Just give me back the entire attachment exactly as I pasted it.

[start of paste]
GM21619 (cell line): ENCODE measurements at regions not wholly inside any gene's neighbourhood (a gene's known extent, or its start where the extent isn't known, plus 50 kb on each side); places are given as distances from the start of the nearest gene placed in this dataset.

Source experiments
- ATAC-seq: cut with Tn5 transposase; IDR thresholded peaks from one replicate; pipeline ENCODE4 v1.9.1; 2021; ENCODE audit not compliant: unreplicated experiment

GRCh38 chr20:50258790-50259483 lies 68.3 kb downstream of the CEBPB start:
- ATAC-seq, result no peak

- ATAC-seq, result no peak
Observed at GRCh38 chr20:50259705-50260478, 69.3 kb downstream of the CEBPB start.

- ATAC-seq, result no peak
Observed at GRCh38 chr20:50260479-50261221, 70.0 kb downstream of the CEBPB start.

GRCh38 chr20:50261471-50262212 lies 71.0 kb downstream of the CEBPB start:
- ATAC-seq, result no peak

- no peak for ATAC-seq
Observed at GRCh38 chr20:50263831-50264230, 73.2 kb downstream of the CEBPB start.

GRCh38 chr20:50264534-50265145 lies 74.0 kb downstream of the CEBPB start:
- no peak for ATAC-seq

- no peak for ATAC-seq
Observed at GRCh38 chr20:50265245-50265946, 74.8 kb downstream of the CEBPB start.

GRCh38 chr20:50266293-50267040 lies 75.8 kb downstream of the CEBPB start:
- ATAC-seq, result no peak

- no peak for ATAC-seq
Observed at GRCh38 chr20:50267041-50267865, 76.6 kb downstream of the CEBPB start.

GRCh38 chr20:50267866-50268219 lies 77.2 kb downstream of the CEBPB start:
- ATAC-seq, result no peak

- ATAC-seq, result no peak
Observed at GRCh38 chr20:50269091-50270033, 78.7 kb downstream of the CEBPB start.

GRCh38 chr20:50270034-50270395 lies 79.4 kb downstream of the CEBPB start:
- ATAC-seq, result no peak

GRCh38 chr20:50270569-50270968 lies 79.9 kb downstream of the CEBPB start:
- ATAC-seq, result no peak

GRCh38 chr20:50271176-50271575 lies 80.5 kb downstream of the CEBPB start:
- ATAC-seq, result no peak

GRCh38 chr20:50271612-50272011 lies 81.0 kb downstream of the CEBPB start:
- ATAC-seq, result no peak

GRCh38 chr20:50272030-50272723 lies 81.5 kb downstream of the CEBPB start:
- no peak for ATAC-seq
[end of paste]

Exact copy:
GM21619 (cell line): ENCODE measurements at regions not wholly inside any gene's neighbourhood (a gene's known extent, or its start where the extent isn't known, plus 50 kb on each side); places are given as distances from the start of the nearest gene placed in this dataset.

Source experiments
- ATAC-seq: cut with Tn5 transposase; IDR thresholded peaks from one replicate; pipeline ENCODE4 v1.9.1; 2021; ENCODE audit not compliant: unreplicated experiment

GRCh38 chr20:50258790-50259483 lies 68.3 kb downstream of the CEBPB start:
- ATAC-seq, result no peak

- ATAC-seq, result no peak
Observed at GRCh38 chr20:50259705-50260478, 69.3 kb downstream of the CEBPB start.

- ATAC-seq, result no peak
Observed at GRCh38 chr20:50260479-50261221, 70.0 kb downstream of the CEBPB start.

GRCh38 chr20:50261471-50262212 lies 71.0 kb downstream of the CEBPB start:
- ATAC-seq, result no peak

- no peak for ATAC-seq
Observed at GRCh38 chr20:50263831-50264230, 73.2 kb downstream of the CEBPB start.

GRCh38 chr20:50264534-50265145 lies 74.0 kb downstream of the CEBPB start:
- no peak for ATAC-seq

- no peak for ATAC-seq
Observed at GRCh38 chr20:50265245-50265946, 74.8 kb downstream of the CEBPB start.

GRCh38 chr20:50266293-50267040 lies 75.8 kb downstream of the CEBPB start:
- ATAC-seq, result no peak

- no peak for ATAC-seq
Observed at GRCh38 chr20:50267041-50267865, 76.6 kb downstream of the CEBPB start.

GRCh38 chr20:50267866-50268219 lies 77.2 kb downstream of the CEBPB start:
- ATAC-seq, result no peak

- ATAC-seq, result no peak
Observed at GRCh38 chr20:50269091-50270033, 78.7 kb downstream of the CEBPB start.

GRCh38 chr20:50270034-50270395 lies 79.4 kb downstream of the CEBPB start:
- ATAC-seq, result no peak

GRCh38 chr20:50270569-50270968 lies 79.9 kb downstream of the CEBPB start:
- ATAC-seq, result no peak

GRCh38 chr20:50271176-50271575 lies 80.5 kb downstream of the CEBPB start:
- ATAC-seq, result no peak

GRCh38 chr20:50271612-50272011 lies 81.0 kb downstream of the CEBPB start:
- ATAC-seq, result no peak

GRCh38 chr20:50272030-50272723 lies 81.5 kb downstream of the CEBPB start:
- no peak for ATAC-seq